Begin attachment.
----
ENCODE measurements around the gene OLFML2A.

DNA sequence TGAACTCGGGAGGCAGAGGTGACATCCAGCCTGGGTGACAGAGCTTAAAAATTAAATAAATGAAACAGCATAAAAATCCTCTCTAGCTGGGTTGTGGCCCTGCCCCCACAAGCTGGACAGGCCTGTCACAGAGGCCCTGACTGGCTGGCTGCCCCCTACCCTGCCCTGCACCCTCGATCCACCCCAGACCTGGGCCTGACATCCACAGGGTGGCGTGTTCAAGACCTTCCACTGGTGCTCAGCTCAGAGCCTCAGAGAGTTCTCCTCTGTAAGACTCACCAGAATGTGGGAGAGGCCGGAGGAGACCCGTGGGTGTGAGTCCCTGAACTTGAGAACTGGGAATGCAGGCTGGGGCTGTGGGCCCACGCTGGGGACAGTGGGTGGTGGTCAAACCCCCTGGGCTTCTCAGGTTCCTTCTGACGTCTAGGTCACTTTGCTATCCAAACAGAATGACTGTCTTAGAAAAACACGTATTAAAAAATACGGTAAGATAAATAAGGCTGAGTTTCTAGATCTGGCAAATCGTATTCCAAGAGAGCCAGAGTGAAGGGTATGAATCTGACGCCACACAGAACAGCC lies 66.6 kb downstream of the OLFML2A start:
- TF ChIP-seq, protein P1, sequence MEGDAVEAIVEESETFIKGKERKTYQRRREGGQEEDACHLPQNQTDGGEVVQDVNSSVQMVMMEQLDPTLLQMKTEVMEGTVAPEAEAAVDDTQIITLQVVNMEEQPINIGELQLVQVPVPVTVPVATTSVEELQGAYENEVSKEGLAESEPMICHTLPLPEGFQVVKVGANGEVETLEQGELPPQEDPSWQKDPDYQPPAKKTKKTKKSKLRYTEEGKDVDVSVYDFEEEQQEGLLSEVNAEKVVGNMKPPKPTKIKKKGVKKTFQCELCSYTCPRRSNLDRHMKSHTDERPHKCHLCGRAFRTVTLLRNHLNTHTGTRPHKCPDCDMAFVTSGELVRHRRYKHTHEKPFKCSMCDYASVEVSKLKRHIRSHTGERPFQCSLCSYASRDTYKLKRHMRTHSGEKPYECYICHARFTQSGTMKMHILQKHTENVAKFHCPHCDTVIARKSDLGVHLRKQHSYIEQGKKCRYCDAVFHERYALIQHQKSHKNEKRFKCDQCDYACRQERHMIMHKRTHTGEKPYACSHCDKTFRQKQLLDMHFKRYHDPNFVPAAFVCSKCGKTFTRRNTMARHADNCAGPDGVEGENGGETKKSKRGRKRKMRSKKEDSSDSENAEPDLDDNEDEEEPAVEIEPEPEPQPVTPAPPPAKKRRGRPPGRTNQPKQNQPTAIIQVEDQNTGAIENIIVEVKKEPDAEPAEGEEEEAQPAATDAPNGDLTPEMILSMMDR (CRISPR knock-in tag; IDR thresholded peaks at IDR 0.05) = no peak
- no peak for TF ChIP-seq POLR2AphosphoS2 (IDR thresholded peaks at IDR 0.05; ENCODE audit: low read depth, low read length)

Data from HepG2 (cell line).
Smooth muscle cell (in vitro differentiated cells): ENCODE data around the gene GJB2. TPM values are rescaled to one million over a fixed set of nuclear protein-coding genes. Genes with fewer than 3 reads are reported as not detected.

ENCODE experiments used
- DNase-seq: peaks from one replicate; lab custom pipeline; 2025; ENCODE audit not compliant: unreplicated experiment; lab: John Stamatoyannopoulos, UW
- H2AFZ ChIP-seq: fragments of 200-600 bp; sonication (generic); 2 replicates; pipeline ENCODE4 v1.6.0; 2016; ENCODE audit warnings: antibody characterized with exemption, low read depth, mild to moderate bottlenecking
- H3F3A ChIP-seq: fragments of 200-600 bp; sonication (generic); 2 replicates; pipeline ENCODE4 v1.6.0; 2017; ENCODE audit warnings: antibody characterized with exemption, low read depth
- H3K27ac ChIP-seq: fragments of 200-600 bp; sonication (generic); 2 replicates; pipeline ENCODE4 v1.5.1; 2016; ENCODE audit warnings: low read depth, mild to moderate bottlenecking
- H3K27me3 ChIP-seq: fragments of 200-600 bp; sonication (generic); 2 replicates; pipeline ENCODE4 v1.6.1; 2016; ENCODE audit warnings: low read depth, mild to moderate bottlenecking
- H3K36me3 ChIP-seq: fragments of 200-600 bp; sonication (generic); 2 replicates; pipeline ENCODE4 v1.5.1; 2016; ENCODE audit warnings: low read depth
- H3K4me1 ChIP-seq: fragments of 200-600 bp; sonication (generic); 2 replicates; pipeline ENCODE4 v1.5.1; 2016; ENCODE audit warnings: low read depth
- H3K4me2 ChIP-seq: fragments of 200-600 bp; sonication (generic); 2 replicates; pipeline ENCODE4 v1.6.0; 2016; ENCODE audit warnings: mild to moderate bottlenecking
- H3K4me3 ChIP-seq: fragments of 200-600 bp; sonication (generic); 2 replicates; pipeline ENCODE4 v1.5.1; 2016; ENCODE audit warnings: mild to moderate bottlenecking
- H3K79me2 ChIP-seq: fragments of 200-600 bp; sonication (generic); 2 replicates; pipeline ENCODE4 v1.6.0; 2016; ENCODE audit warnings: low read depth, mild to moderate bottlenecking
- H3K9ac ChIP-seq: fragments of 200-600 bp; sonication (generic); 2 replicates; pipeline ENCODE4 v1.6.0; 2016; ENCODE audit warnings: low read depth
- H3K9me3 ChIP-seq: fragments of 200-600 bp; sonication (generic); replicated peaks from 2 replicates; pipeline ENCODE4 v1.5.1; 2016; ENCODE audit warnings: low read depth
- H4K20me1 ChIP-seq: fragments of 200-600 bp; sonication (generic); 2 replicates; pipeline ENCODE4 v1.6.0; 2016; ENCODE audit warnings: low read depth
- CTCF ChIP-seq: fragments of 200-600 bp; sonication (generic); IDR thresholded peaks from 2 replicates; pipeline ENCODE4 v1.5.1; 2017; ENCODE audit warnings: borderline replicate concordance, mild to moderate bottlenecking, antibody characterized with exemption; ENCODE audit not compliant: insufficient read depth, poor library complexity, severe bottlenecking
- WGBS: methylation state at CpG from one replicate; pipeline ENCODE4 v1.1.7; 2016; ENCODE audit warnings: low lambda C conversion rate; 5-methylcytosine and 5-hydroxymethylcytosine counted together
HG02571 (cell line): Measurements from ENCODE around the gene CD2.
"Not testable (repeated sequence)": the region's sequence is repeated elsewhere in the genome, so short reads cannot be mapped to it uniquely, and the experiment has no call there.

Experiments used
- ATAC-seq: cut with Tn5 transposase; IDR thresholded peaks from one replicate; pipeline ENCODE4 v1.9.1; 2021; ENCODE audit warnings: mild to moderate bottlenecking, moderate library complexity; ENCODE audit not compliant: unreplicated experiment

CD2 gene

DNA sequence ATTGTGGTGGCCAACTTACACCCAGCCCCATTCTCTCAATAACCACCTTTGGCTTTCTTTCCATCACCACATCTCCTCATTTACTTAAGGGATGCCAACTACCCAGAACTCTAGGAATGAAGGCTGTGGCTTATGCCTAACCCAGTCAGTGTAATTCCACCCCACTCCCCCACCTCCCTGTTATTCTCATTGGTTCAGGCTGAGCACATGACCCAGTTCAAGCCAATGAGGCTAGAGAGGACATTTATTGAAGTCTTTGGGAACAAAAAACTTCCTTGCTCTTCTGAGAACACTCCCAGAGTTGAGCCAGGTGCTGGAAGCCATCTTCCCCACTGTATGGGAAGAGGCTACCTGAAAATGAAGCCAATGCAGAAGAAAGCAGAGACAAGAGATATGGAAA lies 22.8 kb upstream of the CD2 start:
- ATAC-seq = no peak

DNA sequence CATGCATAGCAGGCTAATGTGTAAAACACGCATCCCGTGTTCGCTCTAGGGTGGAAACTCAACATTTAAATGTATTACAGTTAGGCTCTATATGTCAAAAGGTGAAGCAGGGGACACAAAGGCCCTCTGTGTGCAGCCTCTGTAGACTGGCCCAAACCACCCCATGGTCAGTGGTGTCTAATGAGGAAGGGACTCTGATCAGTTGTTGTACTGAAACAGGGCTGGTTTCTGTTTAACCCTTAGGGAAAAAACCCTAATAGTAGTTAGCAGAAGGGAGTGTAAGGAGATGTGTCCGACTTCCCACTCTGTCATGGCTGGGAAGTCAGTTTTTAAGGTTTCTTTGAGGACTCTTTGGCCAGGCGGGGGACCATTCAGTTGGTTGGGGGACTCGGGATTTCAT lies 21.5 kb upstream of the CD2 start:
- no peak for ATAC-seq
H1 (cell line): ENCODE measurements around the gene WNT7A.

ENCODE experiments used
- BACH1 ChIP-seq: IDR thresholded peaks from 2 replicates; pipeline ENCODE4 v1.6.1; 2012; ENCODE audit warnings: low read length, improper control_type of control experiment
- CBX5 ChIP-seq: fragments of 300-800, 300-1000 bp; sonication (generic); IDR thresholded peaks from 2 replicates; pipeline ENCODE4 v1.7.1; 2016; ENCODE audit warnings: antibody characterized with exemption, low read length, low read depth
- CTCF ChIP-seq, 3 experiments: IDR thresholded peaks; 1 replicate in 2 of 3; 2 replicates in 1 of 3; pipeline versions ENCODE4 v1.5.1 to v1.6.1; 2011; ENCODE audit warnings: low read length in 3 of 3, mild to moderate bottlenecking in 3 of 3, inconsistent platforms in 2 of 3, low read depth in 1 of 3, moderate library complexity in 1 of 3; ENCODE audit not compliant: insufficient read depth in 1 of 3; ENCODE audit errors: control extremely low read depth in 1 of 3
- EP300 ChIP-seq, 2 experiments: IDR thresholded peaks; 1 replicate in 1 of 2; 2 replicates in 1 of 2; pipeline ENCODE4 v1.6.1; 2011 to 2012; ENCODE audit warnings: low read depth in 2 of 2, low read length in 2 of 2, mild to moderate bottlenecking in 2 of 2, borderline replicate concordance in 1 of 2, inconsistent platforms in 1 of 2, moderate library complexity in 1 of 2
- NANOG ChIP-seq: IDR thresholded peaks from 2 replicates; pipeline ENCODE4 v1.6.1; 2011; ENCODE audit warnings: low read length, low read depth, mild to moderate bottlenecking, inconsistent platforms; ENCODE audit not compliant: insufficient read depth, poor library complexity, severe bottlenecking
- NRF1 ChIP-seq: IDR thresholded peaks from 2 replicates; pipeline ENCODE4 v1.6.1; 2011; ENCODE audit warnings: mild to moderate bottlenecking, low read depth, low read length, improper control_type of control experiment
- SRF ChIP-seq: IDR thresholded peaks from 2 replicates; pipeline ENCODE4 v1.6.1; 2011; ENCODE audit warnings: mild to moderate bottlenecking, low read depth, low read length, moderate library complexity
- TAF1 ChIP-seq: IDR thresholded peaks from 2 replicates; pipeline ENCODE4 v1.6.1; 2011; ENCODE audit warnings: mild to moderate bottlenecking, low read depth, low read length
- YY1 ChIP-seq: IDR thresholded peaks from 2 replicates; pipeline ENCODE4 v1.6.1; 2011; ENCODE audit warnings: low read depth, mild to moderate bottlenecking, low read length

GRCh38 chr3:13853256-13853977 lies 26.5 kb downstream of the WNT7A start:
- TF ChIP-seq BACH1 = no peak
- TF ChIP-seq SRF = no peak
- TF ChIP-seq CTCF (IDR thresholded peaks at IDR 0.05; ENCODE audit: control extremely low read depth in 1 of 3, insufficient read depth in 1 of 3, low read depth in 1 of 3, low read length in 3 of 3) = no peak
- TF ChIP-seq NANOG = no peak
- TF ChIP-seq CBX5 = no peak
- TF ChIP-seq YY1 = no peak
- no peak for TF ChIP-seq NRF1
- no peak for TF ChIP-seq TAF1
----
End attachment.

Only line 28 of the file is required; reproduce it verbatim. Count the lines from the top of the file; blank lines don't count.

DNA sequence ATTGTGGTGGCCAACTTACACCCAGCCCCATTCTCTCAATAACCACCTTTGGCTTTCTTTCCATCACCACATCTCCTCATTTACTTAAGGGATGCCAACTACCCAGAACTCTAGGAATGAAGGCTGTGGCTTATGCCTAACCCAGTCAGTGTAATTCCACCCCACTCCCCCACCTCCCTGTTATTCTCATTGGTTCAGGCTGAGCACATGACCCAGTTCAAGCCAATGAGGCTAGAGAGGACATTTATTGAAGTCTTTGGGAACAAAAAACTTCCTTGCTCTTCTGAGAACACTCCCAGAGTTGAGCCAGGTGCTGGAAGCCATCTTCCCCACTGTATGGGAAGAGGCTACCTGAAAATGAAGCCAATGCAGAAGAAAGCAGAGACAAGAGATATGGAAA lies 22.8 kb upstream of the CD2 start: